Thank you for offering this entry. My son just received a diagnoses and I think these books can be helpful.

  19. Elizabeth Coble says:

    I liked Free Spirit on Facebook!

  20. Elizabeth Coble says:

    I follow you on Pinterest!

  21. Elizabeth Coble says:

    I liked Free Spirit on Twitter.

  22. Elizabeth Coble says:

    As an educator, I help students everyday. Working with pre-teens and teens, I get a chance to listen and talk to them. I am happy to help them, both academically and socially.

  23. Victoria DeOrnellis says:

    I follow on Pinterest (magoosmom)

  24. Victoria DeOrnellis says:

    I follow on Twitter (magoosmom75)

  25. Victoria DeOrnellis says:

    I like Free Spirit on Facebook

  26. Victoria DeOrnellis says:

    I teach gifted students at a small school…I see my students year after year from 2nd grade to 8th. I encourage my teens to stay true to themselves and to be proud of who they are and who they are becoming.

  27. Lynn says:

    I help teens be successful by teaching them everyday life issues. I am a social worker who works with all ages. I especially listen to what they have to say about anything.

  28. Valerie says:

    I help students succeed by listening to them. Sometimes their problems are major issues and sometimes they just want to unload for stress relief. I have an open door policy and students can talk to me about anything!

  29. I think it’s important to be an adult who listens to them and allows them to make mistakes but still supports them and gives them good advice and support through it all!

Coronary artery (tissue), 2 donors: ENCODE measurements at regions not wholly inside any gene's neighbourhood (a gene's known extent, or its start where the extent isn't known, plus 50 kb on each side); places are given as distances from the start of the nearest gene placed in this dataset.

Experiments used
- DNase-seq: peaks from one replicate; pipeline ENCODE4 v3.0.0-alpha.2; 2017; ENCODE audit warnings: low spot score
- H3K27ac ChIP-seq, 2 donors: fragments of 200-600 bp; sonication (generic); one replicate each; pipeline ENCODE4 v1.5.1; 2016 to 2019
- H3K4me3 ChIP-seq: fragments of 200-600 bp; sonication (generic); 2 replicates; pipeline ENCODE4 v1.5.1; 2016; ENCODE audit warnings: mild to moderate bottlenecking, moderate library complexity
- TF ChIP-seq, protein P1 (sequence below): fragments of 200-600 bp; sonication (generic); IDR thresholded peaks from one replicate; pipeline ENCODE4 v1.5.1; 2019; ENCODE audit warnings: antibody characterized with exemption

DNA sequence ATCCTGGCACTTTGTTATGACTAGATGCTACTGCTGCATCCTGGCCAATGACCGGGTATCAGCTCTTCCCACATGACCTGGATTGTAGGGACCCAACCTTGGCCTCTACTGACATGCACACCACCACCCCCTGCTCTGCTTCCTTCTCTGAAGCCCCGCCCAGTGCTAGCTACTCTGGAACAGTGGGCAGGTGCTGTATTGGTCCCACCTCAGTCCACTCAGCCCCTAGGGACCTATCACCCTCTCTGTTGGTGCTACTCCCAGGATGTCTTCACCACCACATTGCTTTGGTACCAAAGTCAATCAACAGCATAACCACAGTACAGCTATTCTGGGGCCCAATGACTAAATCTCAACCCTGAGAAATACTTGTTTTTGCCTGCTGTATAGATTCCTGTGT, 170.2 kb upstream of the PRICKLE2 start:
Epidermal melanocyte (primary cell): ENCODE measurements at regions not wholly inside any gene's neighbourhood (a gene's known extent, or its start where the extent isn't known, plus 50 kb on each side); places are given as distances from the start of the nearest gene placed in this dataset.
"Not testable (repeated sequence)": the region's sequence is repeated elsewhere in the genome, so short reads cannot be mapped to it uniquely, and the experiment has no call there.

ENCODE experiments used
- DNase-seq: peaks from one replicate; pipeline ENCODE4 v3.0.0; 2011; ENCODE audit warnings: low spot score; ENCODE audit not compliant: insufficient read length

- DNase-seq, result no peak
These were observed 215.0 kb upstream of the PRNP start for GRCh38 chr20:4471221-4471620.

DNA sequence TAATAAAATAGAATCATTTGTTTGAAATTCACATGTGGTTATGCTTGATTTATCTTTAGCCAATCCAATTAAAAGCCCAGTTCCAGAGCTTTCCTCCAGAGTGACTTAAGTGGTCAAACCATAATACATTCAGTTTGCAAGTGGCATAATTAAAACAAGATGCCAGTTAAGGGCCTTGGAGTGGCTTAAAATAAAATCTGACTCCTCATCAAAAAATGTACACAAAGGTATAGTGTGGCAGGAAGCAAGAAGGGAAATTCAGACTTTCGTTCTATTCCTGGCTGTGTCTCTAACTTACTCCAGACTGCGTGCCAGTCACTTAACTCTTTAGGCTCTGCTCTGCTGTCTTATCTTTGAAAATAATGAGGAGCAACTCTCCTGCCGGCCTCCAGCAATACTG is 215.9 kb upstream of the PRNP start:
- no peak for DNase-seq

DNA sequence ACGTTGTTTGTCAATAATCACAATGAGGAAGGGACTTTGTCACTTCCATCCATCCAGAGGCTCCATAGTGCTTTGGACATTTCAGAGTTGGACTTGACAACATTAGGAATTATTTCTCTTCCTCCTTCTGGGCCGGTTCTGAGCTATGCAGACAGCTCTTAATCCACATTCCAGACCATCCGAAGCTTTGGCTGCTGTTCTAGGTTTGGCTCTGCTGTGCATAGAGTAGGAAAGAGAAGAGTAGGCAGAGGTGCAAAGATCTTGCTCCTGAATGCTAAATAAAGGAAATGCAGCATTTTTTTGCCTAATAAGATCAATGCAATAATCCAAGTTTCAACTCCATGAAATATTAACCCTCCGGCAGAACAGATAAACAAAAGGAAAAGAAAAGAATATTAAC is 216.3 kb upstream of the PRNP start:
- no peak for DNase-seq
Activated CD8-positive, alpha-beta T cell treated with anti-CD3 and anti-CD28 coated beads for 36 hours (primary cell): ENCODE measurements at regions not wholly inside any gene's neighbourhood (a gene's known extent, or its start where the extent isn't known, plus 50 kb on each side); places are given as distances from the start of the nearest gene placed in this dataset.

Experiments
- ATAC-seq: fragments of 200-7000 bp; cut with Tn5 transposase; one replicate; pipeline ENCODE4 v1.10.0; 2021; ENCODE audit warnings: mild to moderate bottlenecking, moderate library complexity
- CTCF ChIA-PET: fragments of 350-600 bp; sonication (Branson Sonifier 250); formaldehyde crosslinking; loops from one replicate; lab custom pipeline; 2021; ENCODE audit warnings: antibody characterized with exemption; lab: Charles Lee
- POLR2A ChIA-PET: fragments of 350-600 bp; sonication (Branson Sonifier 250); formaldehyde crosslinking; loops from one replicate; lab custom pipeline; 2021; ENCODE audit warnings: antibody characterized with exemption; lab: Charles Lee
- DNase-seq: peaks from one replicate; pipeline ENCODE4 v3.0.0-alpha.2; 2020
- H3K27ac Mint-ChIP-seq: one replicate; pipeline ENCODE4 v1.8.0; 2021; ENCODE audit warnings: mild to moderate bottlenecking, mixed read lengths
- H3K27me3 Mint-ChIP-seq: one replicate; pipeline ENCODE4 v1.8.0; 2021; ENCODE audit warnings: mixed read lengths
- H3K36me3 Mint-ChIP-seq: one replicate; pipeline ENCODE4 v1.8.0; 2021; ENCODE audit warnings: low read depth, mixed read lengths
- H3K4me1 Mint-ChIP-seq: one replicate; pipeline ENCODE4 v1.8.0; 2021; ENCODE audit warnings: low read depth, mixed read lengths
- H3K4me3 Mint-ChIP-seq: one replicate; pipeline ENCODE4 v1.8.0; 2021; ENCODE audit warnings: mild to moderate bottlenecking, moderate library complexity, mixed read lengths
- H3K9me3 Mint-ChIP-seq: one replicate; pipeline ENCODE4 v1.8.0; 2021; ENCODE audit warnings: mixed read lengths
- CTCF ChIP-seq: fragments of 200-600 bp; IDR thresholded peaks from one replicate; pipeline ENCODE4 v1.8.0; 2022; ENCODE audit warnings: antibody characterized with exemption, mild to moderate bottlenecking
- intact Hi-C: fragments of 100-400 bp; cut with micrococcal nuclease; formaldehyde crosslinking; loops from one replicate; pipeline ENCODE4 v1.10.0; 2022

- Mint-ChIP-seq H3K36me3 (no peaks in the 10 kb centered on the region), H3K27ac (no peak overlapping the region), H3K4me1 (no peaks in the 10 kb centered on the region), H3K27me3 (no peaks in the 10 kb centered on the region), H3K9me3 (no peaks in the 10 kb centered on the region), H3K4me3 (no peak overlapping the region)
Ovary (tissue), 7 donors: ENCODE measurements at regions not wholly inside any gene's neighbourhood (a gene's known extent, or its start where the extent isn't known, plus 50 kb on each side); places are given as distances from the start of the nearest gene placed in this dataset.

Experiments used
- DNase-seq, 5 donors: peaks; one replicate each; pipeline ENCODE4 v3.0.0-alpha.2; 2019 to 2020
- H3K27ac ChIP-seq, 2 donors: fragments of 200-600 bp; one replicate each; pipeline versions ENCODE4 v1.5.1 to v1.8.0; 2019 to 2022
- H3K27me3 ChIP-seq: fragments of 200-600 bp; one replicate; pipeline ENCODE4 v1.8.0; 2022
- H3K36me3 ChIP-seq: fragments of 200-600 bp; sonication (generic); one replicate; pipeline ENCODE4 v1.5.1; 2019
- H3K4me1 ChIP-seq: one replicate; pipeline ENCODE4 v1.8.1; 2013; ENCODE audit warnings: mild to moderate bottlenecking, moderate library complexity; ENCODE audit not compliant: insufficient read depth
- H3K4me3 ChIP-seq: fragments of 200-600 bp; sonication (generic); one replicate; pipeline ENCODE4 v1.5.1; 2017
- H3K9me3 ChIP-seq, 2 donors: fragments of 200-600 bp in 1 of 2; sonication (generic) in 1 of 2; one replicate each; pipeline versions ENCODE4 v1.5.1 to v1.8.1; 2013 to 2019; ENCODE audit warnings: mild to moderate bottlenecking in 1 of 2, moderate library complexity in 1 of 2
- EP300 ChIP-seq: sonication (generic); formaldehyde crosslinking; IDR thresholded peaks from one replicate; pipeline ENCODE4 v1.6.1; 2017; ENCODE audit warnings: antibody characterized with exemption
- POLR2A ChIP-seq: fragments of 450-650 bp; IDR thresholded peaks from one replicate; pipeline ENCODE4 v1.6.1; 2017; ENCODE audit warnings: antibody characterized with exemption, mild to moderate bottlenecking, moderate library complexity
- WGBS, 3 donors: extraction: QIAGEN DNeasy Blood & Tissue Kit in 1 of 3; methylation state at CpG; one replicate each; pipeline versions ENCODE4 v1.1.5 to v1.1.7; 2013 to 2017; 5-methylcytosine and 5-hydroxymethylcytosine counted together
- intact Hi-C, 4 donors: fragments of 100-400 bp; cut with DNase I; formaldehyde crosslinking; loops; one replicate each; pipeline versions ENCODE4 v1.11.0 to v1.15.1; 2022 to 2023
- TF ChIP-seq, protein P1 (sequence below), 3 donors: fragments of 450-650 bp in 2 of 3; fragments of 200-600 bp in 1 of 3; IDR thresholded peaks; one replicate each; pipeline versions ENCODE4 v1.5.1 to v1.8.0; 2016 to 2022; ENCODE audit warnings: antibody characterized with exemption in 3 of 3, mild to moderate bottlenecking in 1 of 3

30. lalisa fletcher says:

    I help my teens by being that adult who listens to them and not judge and berate them. I allow them to express themselves freely.

  31. Brittany says:

    I teach in a low social economic climate, and many of my students would benefit from extra resources.

  32. dsmith1314 says:

    I help teens by helping them realize their true potential and showing them I believe in them.

  33. dsmith1314 says:

    I follow Free Spirit on Twitter.

  34. dsmith1314 says:

    I liked Free Spirit on Facebook.

  35. jennifer says:

    I am an MFT intern, working for a non profit on a jr high campus. I am honored each day to work with my students and help them navigate their way through jr. high and their chaotic lives. I love to learn and read, and I could use these amazing resources in my “tool box” and in my classroom library!